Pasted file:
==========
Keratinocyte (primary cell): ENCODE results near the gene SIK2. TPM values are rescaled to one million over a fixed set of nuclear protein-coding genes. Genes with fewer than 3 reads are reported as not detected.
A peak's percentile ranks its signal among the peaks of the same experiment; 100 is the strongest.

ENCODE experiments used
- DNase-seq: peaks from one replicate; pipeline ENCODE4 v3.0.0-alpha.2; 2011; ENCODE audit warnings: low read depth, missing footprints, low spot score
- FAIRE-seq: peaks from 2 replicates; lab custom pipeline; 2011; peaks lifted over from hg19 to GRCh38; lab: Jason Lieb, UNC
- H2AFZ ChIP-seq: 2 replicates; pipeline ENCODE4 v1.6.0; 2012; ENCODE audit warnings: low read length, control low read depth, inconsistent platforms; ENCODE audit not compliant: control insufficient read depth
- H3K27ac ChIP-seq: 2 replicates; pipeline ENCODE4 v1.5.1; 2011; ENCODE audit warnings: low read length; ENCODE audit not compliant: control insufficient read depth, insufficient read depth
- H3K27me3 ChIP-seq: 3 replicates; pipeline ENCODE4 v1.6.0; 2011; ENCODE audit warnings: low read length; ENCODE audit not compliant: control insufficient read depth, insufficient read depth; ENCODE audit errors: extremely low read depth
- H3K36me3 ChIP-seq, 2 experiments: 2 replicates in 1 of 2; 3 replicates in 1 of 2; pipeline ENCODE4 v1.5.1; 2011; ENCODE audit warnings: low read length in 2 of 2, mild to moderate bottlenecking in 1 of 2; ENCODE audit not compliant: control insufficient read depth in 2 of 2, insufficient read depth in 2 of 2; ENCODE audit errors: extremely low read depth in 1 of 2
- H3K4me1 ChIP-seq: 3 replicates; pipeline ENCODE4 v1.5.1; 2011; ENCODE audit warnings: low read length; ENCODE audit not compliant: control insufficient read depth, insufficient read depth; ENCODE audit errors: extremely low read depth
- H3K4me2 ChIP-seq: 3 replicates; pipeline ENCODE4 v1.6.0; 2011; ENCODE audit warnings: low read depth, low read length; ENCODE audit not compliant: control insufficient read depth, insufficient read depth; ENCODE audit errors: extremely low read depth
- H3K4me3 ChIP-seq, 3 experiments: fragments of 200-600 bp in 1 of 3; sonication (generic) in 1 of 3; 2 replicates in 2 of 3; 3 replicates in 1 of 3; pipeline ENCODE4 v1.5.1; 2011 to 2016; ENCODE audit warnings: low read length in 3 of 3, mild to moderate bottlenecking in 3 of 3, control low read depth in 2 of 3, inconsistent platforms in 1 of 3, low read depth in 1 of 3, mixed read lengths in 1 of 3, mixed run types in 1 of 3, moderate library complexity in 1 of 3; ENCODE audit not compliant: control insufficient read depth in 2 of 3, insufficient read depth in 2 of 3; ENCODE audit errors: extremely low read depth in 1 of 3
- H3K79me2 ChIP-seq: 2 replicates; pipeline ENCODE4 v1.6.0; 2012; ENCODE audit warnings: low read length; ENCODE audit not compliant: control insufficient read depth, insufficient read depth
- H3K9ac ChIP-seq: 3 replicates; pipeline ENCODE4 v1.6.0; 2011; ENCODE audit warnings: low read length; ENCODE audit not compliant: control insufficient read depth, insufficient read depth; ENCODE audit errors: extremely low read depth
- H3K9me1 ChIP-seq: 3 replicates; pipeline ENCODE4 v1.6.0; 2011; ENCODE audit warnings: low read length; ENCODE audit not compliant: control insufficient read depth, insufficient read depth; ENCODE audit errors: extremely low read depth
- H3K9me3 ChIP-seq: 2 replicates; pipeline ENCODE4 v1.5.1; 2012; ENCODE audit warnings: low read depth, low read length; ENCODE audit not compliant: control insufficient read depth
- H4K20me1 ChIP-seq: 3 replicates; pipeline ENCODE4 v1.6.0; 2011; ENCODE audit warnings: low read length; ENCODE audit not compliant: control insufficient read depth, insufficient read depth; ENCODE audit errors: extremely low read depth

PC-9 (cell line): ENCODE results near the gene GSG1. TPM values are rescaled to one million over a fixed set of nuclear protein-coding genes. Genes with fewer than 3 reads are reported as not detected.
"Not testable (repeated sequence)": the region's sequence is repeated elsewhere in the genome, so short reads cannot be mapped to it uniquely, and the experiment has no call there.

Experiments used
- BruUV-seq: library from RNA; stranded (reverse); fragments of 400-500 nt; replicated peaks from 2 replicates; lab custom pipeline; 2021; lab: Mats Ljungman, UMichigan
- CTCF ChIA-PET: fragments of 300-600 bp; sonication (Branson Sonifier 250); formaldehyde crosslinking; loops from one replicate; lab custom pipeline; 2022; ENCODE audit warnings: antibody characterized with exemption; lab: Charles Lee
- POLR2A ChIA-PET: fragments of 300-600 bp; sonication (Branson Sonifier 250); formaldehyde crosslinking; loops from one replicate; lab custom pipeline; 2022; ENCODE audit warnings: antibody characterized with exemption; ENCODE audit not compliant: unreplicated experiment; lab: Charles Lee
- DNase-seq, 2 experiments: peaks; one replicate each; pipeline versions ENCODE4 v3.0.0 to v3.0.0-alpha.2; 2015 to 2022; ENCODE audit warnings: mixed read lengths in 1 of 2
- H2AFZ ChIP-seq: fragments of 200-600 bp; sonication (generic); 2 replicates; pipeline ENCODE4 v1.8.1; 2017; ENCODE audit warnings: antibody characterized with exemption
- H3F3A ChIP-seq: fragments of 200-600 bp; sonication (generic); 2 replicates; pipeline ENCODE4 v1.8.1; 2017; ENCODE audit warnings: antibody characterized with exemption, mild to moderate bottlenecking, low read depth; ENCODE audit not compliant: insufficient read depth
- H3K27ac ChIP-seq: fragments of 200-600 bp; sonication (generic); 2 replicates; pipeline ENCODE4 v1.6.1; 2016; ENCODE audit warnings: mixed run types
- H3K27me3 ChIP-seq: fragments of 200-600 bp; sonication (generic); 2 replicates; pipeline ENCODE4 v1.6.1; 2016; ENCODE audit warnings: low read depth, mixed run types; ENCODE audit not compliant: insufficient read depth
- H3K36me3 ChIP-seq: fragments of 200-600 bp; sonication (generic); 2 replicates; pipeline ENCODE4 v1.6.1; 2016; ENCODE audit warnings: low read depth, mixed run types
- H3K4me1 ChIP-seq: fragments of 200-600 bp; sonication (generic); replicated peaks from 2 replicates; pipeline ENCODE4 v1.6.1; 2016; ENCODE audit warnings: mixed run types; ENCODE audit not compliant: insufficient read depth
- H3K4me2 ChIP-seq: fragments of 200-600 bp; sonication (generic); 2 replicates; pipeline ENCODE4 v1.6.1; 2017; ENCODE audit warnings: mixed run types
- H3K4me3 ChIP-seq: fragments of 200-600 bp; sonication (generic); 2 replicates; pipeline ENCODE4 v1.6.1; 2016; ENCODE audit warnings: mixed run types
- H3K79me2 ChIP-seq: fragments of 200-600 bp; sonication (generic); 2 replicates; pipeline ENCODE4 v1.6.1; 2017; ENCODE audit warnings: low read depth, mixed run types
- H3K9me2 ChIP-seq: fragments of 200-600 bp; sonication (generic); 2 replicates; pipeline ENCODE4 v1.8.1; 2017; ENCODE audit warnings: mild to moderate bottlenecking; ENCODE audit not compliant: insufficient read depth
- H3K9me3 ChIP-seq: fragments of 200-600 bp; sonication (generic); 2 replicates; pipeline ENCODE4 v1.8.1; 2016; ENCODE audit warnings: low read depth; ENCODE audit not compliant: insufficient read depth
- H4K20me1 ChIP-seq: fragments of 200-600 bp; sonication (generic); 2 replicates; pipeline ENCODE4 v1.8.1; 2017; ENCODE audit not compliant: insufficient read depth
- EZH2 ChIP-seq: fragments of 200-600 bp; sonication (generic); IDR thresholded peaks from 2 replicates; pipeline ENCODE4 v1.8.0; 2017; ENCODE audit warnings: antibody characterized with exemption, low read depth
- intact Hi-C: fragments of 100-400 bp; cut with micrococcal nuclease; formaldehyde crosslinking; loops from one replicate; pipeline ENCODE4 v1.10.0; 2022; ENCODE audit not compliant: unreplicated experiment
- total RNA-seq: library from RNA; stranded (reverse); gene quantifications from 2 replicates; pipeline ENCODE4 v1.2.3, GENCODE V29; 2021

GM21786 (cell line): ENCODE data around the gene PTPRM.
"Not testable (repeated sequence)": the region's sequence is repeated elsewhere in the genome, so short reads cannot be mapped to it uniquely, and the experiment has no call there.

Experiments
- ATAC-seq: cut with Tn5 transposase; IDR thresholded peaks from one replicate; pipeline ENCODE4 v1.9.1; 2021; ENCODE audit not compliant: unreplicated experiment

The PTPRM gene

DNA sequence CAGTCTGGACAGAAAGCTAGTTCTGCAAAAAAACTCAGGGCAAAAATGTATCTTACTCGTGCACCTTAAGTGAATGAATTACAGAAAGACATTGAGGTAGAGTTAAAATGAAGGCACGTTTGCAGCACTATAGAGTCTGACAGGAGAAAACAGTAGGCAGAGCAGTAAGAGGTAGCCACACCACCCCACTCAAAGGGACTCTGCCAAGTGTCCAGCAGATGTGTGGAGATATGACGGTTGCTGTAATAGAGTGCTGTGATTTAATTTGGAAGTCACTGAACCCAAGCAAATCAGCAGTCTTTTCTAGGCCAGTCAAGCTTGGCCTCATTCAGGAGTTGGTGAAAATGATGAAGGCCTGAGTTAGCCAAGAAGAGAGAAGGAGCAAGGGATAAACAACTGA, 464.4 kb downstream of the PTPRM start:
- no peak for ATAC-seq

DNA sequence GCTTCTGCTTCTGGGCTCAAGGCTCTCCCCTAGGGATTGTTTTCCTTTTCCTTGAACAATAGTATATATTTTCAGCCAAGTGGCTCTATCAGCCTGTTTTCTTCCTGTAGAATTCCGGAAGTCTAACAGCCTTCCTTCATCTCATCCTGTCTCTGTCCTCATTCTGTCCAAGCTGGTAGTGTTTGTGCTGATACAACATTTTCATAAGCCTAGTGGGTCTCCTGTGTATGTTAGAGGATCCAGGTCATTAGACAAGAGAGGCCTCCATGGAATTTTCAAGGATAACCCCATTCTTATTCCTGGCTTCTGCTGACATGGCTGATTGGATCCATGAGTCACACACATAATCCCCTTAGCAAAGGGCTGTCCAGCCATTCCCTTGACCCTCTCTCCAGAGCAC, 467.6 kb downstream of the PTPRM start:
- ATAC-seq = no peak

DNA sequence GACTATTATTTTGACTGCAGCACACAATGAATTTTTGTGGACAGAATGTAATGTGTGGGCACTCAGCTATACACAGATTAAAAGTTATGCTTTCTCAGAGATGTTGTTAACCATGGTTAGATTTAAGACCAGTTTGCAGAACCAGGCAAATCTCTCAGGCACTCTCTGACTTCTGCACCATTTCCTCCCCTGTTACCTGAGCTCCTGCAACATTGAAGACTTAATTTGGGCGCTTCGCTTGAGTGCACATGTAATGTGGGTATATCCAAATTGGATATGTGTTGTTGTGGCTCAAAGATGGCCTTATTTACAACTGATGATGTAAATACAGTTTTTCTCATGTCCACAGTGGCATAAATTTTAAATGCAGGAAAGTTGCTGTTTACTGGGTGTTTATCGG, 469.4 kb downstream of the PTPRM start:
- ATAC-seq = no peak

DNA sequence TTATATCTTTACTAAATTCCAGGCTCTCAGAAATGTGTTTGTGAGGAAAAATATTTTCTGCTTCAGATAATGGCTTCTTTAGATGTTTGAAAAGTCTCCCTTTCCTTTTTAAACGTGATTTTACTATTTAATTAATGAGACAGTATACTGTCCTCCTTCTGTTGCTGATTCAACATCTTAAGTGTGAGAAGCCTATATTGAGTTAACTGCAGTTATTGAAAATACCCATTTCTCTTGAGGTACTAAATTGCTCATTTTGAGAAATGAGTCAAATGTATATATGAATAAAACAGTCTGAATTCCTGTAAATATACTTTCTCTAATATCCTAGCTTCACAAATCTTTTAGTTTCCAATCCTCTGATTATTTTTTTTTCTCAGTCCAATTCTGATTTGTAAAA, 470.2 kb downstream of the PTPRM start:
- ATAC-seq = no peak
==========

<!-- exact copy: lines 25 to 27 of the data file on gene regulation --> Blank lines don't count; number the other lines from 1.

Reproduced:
- H2AFZ ChIP-seq: fragments of 200-600 bp; sonication (generic); 2 replicates; pipeline ENCODE4 v1.8.1; 2017; ENCODE audit warnings: antibody characterized with exemption
- H3F3A ChIP-seq: fragments of 200-600 bp; sonication (generic); 2 replicates; pipeline ENCODE4 v1.8.1; 2017; ENCODE audit warnings: antibody characterized with exemption, mild to moderate bottlenecking, low read depth; ENCODE audit not compliant: insufficient read depth
- H3K27ac ChIP-seq: fragments of 200-600 bp; sonication (generic); 2 replicates; pipeline ENCODE4 v1.6.1; 2016; ENCODE audit warnings: mixed run types